A mere 16 percent of companies support full integration between CRM and other business systems, according to a recent survey by Scribe Software.
The integration vendor annually conducts a State of Customer Data Integration survey. This year, it received 900-plus responses.
If full integration strikes you as perhaps an over-ambitious goal, the findings are still troubling when you look at just general integration of CRM with any other business systems.
“Our survey confirms what the market is telling us—that for reasons largely having to do with the added complexity and concerns brought to the table by cloud CRM deployments, actual between-systems integration of CRM and other business systems is astonishingly low—just 10 percent to 33 percent,” he writes.
The survey also highlighted the ongoing use of custom code, with 48 percent reporting they use internal coding and 31 percent reporting using consultants to code. That’s interesting, since a 2010 TDWI survey revealed that custom integration coding was declining overall.
I’m unsure what this means, mind you — has that trend reversed? Is cloud adoption requiring more custom code? Or is CRM unique when it comes to data integration?
Whatever the reason, it’s not good.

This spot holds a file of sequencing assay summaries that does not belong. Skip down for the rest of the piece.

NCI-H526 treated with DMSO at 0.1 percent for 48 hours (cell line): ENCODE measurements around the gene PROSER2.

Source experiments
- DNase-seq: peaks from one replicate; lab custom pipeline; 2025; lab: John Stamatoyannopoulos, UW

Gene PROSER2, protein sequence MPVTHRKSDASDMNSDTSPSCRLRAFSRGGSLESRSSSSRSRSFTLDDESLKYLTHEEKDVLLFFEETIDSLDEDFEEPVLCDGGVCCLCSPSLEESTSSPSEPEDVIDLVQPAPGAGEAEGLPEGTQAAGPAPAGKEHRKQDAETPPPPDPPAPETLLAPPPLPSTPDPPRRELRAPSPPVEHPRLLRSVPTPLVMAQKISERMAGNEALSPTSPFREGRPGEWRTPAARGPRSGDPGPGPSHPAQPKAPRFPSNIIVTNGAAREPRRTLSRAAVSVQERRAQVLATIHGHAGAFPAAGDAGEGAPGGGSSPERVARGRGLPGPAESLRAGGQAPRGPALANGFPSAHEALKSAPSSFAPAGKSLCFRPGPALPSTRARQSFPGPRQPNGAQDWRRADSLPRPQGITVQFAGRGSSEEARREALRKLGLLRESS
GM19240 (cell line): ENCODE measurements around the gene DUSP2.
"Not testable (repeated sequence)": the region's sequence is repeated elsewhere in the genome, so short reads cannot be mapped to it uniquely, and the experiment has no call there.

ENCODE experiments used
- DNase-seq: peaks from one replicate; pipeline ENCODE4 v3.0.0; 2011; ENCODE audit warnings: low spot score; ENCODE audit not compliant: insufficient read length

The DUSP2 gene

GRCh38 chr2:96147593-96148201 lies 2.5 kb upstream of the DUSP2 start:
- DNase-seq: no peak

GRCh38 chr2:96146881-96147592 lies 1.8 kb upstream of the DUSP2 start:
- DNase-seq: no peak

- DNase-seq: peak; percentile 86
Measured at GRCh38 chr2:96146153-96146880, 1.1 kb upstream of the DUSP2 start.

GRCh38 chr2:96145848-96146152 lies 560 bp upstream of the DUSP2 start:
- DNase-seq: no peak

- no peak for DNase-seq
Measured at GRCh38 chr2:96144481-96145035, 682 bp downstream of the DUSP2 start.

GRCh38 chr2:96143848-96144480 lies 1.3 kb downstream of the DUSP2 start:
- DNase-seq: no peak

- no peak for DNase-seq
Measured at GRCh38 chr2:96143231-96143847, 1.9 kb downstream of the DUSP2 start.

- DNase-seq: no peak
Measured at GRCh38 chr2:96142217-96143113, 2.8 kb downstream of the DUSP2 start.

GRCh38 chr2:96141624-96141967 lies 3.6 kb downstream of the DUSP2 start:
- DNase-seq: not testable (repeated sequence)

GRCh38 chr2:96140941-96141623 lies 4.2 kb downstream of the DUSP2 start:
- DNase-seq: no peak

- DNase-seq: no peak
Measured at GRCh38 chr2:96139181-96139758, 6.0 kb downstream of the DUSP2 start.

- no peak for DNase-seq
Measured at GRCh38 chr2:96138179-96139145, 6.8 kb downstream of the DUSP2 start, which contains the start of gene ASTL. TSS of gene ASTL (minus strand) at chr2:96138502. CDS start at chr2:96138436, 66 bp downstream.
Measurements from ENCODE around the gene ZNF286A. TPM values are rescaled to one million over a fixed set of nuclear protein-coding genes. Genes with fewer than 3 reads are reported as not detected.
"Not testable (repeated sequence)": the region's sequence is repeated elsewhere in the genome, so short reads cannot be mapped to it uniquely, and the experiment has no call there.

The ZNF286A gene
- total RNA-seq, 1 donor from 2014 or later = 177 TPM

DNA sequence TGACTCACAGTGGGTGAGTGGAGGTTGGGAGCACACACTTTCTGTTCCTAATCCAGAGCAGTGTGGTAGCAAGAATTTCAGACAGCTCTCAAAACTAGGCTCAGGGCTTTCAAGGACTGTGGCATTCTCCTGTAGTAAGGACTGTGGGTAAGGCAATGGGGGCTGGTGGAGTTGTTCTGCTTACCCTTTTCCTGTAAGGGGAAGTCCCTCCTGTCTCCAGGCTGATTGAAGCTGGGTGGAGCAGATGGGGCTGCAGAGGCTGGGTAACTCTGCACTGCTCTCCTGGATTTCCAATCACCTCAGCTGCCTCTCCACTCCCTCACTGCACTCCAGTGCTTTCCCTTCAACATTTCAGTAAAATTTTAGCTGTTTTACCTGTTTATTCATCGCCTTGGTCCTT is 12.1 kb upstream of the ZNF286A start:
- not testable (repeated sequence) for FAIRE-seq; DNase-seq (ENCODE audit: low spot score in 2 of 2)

“IT's reliance on custom code poses resource constraints that limit companies' ability to integrate systems fully,” he writes. “This lack of integration, in turn, plays a role in the CMO Council's finding that only 4 percent of marketers and 7 percent of IT executives believe they are prepared to exploit the proliferation of data and channels, many of which will remain siloed.”
Custom code, he continues, along with manual data entry (as opposed to batch processes), costs businesses millions of dollars annually, he adds.
Chase outlines three best practice solutions to cloud integration, but as I shared Monday, IT executives are less concerned about solving integration. They know the technology exists, and are now putting pressure on cloud vendors to support full integration between cloud solutions and on-premise applications, according to a recent Oracle survey.